In 1985, Louis de Branges de Bourcia proved the Bieberbach conjecture, i.e., for a univalent function its [n.sup.th]

Taylor coefficient is bounded by n (see [3]).

By using the Taylor expansion (5) for f [member of] [SIGMA](p) and the

Taylor coefficient estimate (6) for |[a.su.n]|, we have for 0 < r < p,

Note, however, that even for moderate steady-state inflation, it takes a large coefficient on output to generate determinacy in a rule that includes the standard

Taylor coefficient, [f.sub.y] = 0.125, on output.

On the other hand, it is well known (see e.g., [3]) that the value [sigma]([z.sub.i]) of the parameter a in (2.8) at the interpolation node [z.sub.i] completely determines the ([n.sub.i] + 1)-th

Taylor coefficient [MATHEMATICAL EXPRESSION NOT REPRODUCIBLE IN ASCII].

As a result, we get a linear system for which the solution of this system yields the unknown

Taylor coefficients of the solution functions.

Clearly, the third equality in (22) is concerned with Markov parameters, which are defined as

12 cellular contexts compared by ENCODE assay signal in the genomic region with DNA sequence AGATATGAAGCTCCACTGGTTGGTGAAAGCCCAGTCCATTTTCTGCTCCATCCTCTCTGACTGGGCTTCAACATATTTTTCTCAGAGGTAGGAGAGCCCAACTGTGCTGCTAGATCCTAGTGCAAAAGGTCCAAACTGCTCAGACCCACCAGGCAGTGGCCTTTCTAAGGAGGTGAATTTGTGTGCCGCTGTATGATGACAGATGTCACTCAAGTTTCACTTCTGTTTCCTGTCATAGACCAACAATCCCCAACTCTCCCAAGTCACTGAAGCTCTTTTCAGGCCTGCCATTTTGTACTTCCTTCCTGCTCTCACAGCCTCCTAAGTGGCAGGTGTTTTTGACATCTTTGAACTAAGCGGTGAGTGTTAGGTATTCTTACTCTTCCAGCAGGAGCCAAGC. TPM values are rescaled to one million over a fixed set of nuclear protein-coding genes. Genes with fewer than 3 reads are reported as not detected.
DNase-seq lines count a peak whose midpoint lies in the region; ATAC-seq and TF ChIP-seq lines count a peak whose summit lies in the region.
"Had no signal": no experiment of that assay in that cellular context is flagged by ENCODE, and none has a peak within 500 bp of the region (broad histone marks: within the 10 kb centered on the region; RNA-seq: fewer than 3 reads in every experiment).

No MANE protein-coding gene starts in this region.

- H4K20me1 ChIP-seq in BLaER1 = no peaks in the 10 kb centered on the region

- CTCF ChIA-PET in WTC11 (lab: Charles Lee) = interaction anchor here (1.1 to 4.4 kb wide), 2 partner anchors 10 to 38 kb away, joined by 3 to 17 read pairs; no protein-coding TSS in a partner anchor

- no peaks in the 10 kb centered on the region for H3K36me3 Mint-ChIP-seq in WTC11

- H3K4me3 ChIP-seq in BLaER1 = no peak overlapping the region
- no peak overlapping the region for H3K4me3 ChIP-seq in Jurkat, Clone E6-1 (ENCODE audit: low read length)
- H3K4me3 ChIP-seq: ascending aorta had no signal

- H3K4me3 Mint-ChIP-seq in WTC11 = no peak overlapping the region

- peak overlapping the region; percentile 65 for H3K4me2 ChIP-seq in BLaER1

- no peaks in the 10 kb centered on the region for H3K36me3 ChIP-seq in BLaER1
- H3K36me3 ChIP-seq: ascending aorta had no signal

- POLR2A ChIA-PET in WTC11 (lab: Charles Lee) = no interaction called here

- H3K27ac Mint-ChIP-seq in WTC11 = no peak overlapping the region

Taylor coefficients of the transfer function in the frequency domain when it is expanded around the infinity [4].

This is so because the coefficients [c.sub.n] are the

Taylor coefficients at u = 0 of the function h(u) = g(t)[dt/du], which is defined in an implicit form because, in general, the function t(u) is not explicitly known.

If f [member of] [S.sup.0.sub.H] for which f(D) is convex, Clunie and Sheil- Small [14] proved that the

Taylor coefficients of h and g satisfy the inequalities

Then, the

Taylor coefficients of f(z) are given by the following finite sum

Following this procedure, which can be easily programmed using symbolic algebra [33], the

Taylor coefficients up to a desired order n can be obtained.

Here [MATHEMATICAL EXPRESSION NOT REPRODUCIBLE IN ASCII.] [member of] C and the [a.sub.j] are the

Taylor coefficients of f.

For identical diodes, [g.sub.1] = [g'.sub.1], [g.sub.2] = -[g'.sub.2], [g.sub.3] = [g'.sub.3], [c.sub.1] = [c'.sub.1], [c.sub.2] = -[c'.sub.2] and [c.sub.3] = [c'.sub.3], hence, [Y.sub.1] = [Y'.sub.1] [g.sub.i] and [c.sub.i] for i = 1 to 3 are the first three

Taylor coefficients of the conductances and capacitors of the diode, respectively.